This was certainly an orange cream flavored cereal. It actually tastes like that, even if it is the fakey flavor you get from, well, every orange cream flavored thing ever. It is not a super strong flavor, but it is distinct and the marbits give a shock of flavor similar to Boo Berry. The difference is that it actually works in the cereal's favor. The Dry Run isn't bad, about on par with Frankenberry, but the Gold Standard? Wow, that orange cream flavor is very noticeable but not overwhelmingly so. The high marbit density means that each bite tastes pretty darn good, rather than a wasteland of awful punctuated by berry-ish "not badness". The cereal does degrade faster in milk than Count Chocula or Frankenberry, but gosh darn it, I still like it. The Aftermath is still a bit disappointing, though the milk was at least orange cream scented this time. I think I actually like this!

On the FACE Rating Scale I'd give this 2 smiley faces. It actually accomplishes what it set out to do in making an orange cream flavored cereal. Now, if you don't like orange cream (and I get that not everyone does) this is totally not the cereal for you, but if you do like it, give it a whirl.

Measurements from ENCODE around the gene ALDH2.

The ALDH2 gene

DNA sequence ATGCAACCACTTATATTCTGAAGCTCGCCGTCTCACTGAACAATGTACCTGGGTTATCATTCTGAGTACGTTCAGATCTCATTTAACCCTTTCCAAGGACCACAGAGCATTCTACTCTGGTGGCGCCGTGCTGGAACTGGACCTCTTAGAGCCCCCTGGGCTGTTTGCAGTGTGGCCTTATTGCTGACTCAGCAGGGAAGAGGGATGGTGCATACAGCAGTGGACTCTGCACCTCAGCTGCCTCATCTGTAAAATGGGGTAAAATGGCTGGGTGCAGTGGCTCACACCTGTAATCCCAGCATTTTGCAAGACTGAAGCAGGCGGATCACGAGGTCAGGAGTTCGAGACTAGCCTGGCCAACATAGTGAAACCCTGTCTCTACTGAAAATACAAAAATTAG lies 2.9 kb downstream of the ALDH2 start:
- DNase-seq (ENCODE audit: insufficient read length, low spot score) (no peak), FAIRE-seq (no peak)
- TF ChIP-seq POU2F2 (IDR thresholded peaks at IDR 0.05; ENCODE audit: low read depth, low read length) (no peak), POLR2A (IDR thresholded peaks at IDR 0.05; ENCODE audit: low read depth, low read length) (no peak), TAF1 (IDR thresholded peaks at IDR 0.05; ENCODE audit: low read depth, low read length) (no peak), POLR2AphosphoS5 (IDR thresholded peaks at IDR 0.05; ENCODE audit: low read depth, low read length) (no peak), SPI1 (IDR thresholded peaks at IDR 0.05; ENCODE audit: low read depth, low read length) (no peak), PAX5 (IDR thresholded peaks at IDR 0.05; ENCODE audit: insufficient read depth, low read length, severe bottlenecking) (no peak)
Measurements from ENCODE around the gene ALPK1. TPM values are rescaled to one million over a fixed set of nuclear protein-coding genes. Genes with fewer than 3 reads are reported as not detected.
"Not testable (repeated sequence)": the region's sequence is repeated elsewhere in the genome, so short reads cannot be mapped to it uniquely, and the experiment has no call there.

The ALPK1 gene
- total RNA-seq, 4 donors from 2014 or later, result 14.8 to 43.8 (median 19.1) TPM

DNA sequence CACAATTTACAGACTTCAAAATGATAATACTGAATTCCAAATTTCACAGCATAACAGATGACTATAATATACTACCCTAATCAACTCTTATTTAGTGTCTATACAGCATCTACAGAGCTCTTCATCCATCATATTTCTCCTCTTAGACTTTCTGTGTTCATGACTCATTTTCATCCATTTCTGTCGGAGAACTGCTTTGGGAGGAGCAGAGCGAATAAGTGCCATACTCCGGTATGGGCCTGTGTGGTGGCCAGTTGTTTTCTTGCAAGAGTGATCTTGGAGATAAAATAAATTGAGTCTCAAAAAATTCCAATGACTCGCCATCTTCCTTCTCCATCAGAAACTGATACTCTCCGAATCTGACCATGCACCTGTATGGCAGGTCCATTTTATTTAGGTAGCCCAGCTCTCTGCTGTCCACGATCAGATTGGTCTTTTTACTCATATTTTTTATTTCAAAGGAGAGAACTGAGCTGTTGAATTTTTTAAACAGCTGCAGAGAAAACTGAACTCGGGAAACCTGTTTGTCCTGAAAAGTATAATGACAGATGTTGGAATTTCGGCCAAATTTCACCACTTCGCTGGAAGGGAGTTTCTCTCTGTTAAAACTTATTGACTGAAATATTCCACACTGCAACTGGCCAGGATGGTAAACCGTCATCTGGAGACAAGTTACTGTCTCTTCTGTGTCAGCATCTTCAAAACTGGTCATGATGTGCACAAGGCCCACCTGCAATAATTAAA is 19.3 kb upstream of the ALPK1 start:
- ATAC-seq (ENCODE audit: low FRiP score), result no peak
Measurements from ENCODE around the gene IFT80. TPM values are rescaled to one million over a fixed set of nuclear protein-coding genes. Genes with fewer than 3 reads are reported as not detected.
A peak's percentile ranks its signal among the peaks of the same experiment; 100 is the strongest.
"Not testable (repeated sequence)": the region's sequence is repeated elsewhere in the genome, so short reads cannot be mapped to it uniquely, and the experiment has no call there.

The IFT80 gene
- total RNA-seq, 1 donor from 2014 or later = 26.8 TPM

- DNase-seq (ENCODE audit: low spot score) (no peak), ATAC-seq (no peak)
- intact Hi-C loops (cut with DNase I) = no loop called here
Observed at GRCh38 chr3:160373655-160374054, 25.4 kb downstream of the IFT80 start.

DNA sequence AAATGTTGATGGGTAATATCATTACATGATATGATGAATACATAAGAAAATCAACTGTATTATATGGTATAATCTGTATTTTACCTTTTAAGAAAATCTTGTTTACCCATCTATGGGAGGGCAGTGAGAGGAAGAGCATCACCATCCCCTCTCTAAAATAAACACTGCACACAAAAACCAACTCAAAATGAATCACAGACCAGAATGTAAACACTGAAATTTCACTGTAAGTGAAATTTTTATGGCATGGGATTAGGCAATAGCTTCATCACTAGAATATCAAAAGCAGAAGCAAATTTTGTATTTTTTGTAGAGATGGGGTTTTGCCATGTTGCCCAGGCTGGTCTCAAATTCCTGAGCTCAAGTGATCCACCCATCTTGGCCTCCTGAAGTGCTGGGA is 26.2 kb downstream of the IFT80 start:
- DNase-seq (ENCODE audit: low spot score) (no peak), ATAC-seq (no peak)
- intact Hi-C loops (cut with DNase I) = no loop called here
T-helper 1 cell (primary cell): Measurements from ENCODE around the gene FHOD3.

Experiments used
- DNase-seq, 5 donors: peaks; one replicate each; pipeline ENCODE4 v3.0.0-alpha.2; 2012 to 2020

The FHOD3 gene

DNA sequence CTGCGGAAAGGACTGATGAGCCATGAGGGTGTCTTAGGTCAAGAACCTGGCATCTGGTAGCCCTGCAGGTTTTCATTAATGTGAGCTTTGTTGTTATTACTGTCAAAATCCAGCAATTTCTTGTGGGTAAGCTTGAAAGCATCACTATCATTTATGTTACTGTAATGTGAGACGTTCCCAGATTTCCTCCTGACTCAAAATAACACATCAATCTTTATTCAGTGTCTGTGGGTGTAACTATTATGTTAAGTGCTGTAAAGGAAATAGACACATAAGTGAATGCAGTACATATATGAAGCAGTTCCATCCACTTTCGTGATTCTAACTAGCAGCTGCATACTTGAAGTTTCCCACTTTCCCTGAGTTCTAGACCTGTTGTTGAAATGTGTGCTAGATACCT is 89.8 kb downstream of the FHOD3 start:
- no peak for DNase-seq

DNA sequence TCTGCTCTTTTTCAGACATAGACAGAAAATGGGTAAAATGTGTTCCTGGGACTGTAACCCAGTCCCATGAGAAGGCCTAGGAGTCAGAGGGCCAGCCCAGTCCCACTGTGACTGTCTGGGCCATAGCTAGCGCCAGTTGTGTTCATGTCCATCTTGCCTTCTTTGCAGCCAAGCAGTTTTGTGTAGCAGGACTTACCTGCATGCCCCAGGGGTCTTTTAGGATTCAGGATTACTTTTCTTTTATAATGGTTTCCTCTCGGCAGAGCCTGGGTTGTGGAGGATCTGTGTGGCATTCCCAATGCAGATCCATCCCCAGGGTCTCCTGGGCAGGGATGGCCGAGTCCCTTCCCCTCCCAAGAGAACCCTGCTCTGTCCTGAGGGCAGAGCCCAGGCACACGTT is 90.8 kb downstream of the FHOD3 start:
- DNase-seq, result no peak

Thus concludes the glory of Monster Cereals Week! Hopefully I'll be able to do more Theme Weeks in the future, as I had a lot of fun with this, despite the boxes of leftover cereal. I have to say, Count Chocula still stands above the rest as my favorite of the five, but Fruity Yummy Mummy comes in as my next favorite. Frankenberry is probably better for people crazy about strawberry flavoring. The worst of them is probably Boo Berry, simply because it was all around awful, which I think is due to the current formulation. Frute Brute was just a shocking failure in the flavor department, even though it looked and smelled so good, which summoned the Twin Dragons of Disappointment: Excitement and Expectation. See ya'll next time!

Thursday, October 17, 2013

Kotas Reviews Boo Berry